After heavy and sustained rainfall in 2005, Death Valley, California -- normally one of the hottest, driest places on earth -- springs to life with 75 species of wildflowers.
Death Valley Comes to Life With Flowers, Color
ANN CURRY, anchor:
At Death Valley National Park, something remarkable is happening. Recent rains are turning a monochromatic park into a virtual rainbow of nature. NBC's Mark Mullen takes us there.
MARK MULLEN reporting:
Death Valley has sprung to live, and this California couple wanted their 11-month-old daughter to see it.
Ms. STEPHANIE HAGER (Tourist): Every hillside covered with yellow and green and purple and--I mean, it's amazing.
MULLEN: Millions of blossoming flowers, 75 species, numbers never before seen in this desert wasteland.
Death Valley is a place of extremes. During summer, it is one of the hottest places on Earth. Elevation-wise, it is one of the lowest places in the Western Hemisphere, 282 feet below sea level. And on typical years, it's the driest place in North America with less than two inches of rain. That's on a typical year.
Ms. ADELE SMITH: What came together this year to make this happen?
Unidentified Tourist #1: Rain.
Unidentified Tourist #2: Rain.
Ms. SMITH: Rain. OK. Well...
MULLEN: Desert specialist Adele Smith explains to visitors the months of sustained rains that caused problems for some parts of California also brought life to flower seeds dormant on the desert floor for years.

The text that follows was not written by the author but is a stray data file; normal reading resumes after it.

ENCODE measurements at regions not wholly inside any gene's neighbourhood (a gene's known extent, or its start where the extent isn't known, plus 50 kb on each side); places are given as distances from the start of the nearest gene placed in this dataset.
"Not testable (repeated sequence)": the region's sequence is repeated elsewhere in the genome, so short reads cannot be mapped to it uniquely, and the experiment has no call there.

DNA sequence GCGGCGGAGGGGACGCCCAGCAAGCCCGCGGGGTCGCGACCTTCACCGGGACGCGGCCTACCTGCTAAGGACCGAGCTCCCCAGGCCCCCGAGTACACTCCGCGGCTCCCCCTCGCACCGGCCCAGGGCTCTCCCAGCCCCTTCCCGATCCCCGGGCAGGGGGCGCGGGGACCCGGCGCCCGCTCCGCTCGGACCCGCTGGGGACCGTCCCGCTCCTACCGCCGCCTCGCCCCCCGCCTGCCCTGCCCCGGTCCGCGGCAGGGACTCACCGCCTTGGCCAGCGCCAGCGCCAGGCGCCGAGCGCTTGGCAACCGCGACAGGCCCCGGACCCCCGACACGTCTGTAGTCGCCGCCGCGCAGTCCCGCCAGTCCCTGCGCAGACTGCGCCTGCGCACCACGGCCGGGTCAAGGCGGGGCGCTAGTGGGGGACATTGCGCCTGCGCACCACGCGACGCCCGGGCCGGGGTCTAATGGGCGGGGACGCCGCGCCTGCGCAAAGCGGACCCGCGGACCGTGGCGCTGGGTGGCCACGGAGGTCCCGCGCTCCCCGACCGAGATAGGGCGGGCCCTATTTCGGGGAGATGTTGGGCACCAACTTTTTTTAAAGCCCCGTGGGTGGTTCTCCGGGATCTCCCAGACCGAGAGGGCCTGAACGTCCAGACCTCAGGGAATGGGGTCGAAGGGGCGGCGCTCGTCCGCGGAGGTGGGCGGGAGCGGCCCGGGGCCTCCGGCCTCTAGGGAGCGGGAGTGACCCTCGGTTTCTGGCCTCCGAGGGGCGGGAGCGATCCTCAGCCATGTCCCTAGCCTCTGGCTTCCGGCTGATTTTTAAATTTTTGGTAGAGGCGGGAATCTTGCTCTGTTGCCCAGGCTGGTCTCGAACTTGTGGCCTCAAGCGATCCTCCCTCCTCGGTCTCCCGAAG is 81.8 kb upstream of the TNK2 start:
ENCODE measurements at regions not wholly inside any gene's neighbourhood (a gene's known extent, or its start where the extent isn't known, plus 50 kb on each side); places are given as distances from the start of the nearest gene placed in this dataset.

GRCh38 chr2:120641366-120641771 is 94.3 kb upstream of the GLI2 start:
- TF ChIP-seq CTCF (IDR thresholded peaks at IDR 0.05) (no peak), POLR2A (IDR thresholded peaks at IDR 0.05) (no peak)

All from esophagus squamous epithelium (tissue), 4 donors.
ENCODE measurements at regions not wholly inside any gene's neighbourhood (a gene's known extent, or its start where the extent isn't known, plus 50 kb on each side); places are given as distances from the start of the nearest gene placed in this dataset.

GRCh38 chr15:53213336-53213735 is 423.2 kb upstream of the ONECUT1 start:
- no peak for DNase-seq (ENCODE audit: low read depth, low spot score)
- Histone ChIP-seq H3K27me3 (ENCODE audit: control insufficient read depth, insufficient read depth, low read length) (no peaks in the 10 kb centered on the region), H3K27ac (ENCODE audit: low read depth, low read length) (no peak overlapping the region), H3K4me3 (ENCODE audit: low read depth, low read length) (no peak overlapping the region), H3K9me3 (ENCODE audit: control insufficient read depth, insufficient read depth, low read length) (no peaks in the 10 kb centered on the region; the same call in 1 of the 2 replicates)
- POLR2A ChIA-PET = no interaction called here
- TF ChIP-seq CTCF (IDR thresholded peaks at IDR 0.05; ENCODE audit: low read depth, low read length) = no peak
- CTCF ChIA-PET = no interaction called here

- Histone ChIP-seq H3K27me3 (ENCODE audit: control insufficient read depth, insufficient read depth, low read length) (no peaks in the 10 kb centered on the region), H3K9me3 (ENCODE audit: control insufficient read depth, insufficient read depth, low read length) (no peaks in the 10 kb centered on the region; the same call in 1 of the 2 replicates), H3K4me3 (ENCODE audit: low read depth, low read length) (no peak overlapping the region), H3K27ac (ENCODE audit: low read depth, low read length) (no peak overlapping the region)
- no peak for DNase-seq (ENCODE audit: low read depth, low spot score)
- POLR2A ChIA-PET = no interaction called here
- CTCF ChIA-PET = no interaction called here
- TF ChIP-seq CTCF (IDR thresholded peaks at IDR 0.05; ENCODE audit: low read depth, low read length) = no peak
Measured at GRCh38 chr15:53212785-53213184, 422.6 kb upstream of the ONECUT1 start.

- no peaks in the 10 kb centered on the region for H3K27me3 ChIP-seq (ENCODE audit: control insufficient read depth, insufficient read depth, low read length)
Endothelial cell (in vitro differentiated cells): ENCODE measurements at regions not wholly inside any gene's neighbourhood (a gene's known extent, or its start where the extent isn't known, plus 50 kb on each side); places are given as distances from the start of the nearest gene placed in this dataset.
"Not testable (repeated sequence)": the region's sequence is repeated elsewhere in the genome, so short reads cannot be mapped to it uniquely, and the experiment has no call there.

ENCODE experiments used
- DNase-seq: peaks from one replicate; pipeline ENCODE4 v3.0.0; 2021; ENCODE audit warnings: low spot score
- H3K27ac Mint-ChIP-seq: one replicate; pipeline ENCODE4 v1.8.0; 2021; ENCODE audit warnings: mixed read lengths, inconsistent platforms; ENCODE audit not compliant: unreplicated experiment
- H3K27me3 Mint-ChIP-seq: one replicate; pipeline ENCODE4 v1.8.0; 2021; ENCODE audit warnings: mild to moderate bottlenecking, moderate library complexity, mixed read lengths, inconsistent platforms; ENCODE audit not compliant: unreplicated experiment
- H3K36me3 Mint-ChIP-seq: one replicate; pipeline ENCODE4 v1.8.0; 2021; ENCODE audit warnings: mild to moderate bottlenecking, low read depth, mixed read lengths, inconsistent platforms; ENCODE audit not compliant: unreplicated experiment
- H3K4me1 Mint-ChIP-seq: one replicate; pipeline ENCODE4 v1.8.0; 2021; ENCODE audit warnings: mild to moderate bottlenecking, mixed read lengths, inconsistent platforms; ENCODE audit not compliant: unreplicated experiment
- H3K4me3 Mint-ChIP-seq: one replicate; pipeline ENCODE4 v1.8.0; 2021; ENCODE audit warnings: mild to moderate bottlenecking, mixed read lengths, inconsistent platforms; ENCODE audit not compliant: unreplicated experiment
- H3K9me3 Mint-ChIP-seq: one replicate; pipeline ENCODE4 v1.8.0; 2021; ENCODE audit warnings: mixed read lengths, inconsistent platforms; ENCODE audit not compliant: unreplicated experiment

Ms. SMITH: It's like a giant party, and the flowers are--are the ones hosting us.
MULLEN: In fact, thousands are now converging the park. Brenda Mont from from Michigan.
Ms. BRENDA MONT: Oh, they're awesome. Totally awesome.
MULLEN: Jerry Brothers from Las Vegas.
Mr. JERRY BROTHERS: It's been an absolutely spectacular symphony of colors.
MULLEN: And try getting a room at this park hotel, which is now sold out.
Ms. TONI JEPSON (Manager, Furnace Creek Inn): This may not happen for another 100 years so they want to get here.
MULLEN: What's the hurry? Most of these flowers are destined to die within two weeks, when the heat and insects return.
Mr. KIRK VON MEETEREN (Tourist): It's one of those things where once in a lifetime, so you got to see it.
MULLEN: People coming to witness a brief but spectacular triumph of nature over the desert. For TODAY, Mark Mullen, NBC News, Death Valley National Park.
BORREGO SPRINGS, Calif. — Rain-fed wildflowers have been sprouting from California's desert sands after lying dormant for years — producing a spectacular display that has drawn record crowds and traffic jams to tiny towns like Borrego Springs.
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